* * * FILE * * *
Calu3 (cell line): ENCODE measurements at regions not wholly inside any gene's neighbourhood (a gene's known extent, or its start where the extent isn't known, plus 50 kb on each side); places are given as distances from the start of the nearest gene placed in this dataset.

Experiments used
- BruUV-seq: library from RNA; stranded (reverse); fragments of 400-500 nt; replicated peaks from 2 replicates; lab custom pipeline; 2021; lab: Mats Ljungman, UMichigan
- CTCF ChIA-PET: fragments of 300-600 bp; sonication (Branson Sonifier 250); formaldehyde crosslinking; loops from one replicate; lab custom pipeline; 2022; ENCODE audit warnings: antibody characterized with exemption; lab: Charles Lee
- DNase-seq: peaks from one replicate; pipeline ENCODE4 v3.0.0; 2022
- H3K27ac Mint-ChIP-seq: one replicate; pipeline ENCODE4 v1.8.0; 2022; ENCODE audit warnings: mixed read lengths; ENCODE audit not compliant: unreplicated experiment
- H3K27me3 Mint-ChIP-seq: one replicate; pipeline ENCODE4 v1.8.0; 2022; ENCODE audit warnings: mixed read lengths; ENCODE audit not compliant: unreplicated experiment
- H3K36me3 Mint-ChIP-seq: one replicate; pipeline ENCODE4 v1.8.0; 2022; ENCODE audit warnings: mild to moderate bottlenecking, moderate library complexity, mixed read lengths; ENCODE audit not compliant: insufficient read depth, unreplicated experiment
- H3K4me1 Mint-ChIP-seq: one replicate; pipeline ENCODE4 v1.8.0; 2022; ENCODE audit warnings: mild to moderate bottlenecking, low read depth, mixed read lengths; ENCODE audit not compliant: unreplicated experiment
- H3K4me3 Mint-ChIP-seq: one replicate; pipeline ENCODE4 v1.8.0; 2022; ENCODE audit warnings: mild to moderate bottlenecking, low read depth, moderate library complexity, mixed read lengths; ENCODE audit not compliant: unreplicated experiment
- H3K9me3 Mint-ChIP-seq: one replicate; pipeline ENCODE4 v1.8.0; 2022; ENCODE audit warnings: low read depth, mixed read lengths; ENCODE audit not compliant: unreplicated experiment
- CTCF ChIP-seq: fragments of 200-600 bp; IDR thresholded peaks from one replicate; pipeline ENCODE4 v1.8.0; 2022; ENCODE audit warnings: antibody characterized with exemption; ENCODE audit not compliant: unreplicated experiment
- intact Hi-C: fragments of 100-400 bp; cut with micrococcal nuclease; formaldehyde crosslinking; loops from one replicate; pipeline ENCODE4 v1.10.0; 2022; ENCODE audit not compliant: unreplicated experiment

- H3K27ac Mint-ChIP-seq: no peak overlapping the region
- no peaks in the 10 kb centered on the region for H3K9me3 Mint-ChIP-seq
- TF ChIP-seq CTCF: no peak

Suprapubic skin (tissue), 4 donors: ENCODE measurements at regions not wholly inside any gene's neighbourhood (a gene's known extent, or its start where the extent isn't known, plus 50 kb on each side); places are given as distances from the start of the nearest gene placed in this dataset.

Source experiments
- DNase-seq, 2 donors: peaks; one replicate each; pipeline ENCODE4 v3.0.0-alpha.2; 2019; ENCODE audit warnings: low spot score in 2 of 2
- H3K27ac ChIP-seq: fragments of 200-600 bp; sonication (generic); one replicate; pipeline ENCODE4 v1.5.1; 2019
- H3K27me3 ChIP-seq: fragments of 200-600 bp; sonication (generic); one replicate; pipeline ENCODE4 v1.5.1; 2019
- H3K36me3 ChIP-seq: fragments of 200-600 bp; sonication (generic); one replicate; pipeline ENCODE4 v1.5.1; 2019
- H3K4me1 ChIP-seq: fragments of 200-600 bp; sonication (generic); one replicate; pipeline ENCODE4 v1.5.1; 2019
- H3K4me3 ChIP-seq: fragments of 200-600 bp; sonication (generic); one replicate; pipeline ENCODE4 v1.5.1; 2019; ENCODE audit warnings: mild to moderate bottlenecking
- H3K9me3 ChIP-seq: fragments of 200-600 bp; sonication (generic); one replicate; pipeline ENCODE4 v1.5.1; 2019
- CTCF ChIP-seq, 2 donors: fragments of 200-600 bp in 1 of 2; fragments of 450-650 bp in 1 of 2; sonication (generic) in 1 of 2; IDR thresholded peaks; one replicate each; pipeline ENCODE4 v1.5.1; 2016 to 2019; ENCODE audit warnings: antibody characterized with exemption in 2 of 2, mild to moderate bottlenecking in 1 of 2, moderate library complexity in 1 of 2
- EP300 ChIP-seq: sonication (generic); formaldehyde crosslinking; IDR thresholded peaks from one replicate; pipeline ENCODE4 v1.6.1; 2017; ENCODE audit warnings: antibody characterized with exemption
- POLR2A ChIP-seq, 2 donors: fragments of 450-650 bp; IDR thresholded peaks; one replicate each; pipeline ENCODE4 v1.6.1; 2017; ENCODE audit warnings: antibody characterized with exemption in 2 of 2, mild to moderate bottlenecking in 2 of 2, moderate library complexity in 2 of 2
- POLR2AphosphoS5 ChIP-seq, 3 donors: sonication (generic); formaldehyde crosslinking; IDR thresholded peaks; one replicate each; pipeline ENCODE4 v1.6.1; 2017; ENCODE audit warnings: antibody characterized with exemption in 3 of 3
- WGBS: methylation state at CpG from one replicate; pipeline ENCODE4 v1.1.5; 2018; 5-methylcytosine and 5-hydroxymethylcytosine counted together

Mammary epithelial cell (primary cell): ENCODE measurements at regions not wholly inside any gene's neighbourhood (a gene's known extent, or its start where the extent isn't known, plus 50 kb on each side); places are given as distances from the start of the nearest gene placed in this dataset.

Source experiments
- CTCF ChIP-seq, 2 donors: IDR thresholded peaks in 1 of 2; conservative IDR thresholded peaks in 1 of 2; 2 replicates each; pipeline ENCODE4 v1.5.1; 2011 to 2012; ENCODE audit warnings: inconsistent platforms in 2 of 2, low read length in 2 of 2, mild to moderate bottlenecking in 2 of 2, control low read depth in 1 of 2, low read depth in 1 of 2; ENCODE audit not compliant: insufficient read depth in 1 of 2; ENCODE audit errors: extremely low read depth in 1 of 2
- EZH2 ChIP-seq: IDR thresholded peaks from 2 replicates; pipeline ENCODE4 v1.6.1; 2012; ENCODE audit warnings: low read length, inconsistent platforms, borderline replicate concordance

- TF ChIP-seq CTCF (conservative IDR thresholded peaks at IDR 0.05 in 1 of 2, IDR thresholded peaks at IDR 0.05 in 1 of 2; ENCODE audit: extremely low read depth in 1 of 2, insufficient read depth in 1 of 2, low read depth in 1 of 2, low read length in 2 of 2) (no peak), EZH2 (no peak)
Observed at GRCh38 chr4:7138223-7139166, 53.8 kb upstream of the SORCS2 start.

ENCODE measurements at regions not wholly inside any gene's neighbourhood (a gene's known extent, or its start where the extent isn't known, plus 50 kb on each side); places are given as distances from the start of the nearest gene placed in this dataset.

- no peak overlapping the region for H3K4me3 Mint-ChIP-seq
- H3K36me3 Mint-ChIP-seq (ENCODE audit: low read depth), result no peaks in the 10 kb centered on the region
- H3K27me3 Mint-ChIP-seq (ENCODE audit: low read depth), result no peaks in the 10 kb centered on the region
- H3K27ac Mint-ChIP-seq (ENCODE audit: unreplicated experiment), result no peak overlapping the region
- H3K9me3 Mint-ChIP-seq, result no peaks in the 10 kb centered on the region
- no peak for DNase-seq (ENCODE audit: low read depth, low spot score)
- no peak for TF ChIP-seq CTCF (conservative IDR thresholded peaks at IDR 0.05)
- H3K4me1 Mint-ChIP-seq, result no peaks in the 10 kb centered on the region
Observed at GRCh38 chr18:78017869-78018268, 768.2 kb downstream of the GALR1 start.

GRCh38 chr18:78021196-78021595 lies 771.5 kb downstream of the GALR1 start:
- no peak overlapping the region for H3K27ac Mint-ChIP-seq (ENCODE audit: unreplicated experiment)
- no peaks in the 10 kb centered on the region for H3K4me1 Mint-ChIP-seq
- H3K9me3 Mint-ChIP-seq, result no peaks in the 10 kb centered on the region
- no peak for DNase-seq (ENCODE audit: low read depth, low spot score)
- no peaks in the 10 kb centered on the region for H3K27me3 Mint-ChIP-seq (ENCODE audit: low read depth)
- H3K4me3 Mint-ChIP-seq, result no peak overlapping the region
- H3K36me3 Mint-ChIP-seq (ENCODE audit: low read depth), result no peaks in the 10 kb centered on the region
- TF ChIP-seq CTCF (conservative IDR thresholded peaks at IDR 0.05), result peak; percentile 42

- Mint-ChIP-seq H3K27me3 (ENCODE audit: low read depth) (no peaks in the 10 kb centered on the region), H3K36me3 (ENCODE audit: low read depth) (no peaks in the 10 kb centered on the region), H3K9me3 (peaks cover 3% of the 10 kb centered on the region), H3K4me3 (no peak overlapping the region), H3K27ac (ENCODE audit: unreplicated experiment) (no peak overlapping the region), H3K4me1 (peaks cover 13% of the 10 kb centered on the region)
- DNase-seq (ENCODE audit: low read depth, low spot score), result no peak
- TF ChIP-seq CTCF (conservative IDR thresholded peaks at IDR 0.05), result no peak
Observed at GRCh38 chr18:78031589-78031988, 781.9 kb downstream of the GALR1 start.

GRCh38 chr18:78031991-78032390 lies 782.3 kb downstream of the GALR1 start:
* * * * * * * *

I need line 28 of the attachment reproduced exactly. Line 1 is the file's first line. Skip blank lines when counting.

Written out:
- POLR2A ChIP-seq, 2 donors: fragments of 450-650 bp; IDR thresholded peaks; one replicate each; pipeline ENCODE4 v1.6.1; 2017; ENCODE audit warnings: antibody characterized with exemption in 2 of 2, mild to moderate bottlenecking in 2 of 2, moderate library complexity in 2 of 2